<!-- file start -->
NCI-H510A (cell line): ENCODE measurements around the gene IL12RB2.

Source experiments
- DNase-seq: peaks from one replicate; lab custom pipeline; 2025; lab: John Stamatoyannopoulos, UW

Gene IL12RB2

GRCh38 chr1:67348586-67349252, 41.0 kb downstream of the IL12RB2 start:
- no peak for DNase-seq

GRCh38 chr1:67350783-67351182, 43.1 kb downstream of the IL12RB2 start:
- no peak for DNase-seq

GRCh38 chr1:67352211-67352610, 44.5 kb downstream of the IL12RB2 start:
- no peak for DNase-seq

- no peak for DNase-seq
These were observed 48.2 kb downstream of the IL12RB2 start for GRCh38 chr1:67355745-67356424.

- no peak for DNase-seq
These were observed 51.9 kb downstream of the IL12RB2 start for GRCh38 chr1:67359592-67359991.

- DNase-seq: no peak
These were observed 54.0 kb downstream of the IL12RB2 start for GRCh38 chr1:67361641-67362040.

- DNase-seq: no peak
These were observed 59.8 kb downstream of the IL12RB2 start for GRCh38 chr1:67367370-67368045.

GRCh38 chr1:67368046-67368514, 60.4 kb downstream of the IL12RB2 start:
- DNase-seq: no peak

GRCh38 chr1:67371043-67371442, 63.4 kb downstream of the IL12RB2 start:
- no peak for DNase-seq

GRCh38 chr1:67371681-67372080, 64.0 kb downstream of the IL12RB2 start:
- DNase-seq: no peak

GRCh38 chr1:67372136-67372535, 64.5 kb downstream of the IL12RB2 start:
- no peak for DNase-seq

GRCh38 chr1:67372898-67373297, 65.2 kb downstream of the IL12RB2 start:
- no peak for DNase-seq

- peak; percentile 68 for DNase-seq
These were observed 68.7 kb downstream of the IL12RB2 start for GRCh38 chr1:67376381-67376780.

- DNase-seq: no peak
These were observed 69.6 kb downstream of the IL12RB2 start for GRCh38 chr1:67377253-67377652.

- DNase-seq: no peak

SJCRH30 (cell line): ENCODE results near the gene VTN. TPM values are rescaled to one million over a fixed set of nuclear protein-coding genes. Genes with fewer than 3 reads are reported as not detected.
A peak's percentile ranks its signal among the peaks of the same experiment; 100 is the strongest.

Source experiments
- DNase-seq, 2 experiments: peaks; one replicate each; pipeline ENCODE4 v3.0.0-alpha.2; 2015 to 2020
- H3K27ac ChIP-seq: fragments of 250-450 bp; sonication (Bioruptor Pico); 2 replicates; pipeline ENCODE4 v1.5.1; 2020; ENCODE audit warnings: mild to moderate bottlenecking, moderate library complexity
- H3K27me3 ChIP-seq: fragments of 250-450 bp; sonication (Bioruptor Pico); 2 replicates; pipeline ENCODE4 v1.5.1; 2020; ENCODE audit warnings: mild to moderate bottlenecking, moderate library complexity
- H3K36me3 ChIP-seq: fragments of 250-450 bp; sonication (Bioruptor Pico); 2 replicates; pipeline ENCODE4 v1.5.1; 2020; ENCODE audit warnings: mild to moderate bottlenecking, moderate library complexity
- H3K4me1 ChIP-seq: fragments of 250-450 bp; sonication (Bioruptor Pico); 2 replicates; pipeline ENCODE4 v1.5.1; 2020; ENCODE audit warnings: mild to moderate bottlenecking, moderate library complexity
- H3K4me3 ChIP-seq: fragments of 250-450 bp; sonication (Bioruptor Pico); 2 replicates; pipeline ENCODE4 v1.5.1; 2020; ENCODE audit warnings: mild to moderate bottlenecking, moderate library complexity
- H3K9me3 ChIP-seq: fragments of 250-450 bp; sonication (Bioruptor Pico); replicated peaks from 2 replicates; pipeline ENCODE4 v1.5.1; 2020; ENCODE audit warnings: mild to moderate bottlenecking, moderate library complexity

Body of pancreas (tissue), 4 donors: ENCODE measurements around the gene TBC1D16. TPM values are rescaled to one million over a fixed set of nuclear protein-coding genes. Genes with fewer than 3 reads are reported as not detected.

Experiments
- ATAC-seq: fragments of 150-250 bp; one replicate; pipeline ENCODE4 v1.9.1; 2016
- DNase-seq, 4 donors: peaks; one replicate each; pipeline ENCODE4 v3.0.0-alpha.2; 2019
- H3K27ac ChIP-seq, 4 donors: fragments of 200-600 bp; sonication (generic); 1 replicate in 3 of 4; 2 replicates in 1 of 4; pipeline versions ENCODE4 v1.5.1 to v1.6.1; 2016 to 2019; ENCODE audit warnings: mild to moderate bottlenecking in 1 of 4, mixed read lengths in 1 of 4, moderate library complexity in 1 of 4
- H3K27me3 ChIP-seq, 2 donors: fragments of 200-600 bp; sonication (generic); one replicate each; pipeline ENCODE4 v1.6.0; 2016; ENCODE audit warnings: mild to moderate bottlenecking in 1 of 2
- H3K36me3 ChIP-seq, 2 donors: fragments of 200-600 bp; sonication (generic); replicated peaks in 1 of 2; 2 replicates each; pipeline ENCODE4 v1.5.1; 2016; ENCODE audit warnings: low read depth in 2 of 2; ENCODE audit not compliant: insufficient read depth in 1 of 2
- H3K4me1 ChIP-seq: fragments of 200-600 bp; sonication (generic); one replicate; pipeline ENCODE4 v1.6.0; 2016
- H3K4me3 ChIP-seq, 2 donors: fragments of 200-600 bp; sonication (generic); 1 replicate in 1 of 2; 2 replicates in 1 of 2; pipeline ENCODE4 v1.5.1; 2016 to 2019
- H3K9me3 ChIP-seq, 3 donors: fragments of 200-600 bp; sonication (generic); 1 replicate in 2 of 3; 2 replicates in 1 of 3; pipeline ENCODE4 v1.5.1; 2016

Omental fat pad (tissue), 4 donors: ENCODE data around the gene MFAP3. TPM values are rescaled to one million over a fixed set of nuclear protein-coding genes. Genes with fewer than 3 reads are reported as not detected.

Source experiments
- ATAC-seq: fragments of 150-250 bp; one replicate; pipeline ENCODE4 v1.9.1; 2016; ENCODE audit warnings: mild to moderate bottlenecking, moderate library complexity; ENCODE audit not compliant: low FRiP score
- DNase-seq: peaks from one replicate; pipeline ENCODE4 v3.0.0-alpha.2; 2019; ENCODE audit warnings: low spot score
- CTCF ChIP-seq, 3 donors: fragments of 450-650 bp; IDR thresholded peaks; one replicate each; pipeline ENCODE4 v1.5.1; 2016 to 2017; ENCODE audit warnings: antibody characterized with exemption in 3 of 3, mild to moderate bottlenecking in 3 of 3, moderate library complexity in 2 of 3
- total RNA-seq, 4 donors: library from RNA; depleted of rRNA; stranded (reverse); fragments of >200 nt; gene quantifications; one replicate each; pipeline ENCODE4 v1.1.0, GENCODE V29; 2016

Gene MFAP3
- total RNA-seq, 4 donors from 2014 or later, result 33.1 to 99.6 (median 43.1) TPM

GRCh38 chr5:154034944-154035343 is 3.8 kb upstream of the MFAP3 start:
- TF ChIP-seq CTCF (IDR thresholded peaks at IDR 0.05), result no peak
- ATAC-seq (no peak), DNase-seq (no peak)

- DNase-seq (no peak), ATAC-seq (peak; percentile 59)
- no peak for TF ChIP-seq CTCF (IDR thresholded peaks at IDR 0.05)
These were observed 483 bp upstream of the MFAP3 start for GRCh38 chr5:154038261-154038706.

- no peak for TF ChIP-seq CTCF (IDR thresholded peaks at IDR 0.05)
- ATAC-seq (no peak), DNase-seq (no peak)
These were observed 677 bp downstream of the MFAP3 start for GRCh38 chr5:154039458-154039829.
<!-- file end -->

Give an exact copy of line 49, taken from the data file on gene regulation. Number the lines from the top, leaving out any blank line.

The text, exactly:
- H3K27me3 ChIP-seq, 2 donors: fragments of 200-600 bp; sonication (generic); one replicate each; pipeline ENCODE4 v1.6.0; 2016; ENCODE audit warnings: mild to moderate bottlenecking in 1 of 2